How exactly does the meaning of the Extreme Value Distribution differ from the distribution of the lowest/highest (extreme) order statistics?

I understand that the extreme value distribution (EVD) should apply for large sample sizes, but does that mean the extreme order statistic distribution should also converge to the EVD for large sample sizes?


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    $\begingroup$ For many distributions the extreme values will diverge as the sample size grows large; for others, they converge to constant values. The issue is similar to the Central Limit Theorem: you get convergence to a distribution only if you suitably standardize the statistic. $\endgroup$ – whuber Apr 25 '19 at 17:05

I'm not an expert on either, but as I understand Extreme Values they generally come in two flavors:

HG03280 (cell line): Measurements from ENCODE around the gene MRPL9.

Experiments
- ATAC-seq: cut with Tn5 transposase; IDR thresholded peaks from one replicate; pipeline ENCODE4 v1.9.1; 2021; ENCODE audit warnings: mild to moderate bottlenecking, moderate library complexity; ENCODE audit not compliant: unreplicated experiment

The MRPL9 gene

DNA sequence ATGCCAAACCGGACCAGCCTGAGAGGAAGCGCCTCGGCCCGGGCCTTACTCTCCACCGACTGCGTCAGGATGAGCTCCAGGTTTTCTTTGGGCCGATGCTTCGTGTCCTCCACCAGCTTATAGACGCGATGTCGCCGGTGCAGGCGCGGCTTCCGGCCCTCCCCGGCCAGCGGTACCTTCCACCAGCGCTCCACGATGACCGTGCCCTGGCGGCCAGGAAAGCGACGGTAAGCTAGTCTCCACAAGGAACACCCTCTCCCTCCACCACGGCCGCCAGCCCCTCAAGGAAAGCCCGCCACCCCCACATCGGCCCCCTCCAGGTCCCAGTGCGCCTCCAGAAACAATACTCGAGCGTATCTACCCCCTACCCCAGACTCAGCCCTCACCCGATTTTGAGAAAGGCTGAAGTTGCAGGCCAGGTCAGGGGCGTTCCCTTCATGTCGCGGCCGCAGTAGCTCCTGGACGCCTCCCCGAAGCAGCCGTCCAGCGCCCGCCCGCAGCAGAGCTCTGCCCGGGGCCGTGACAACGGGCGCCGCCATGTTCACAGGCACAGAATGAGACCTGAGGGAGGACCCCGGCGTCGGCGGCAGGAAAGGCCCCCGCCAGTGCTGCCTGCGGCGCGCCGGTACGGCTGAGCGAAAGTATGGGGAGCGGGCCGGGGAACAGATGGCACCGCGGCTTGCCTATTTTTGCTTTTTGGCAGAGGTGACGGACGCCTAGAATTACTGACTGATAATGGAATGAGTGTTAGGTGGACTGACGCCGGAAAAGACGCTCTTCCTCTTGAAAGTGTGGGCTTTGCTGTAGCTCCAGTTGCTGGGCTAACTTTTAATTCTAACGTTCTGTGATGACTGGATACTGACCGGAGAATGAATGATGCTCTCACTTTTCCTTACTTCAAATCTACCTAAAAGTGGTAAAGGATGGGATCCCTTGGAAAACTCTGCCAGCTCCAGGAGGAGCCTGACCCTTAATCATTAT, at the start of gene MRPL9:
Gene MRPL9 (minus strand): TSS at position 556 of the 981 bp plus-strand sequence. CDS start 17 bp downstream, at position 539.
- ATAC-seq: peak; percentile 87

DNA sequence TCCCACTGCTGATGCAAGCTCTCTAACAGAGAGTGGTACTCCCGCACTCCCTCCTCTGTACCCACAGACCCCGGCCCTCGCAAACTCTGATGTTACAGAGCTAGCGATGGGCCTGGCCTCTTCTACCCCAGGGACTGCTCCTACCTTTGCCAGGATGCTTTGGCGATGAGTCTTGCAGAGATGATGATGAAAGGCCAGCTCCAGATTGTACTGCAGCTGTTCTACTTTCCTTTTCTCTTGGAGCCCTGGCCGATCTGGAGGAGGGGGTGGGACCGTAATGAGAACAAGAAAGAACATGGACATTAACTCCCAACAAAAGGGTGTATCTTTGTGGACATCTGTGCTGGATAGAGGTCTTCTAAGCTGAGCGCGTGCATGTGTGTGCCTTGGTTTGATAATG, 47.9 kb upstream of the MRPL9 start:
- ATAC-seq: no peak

1. Max (or min) in a given time period, and

  2. Values above a particular threshold (POT, Peaks Over Threshold)

Your alternative seems to be to look at all max values -- or some percentile -- which would still be different from #1 (which would aggregate to one maximum per time period), and would be more different from #2 since a threshold is an absolute number rather than percentile.

Not sure of the mathematical implications, though.

Per your comment, I believe that after the first step EV analysis then fits appropriate EV Distributions (Weibull, Gumbel, etc) to your data, which may or may not be the follow-on analysis that you're thinking of. And I'm not sure how much of the fitting depends on #1 or #2, above, as opposed to something close to that involving order statistics.

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  • $\begingroup$ Thanks, this makes some sense to me. I guess if you take the order statistic of sample size corresponding to the same time (return) period than that should agree with the EVD? $\endgroup$ – James Palmer Apr 25 '19 at 17:06
  • $\begingroup$ @JamesPalmer I've addressed your comment with what little additional EV info I know at the end of my posting. $\endgroup$ – Wayne Apr 25 '19 at 17:46

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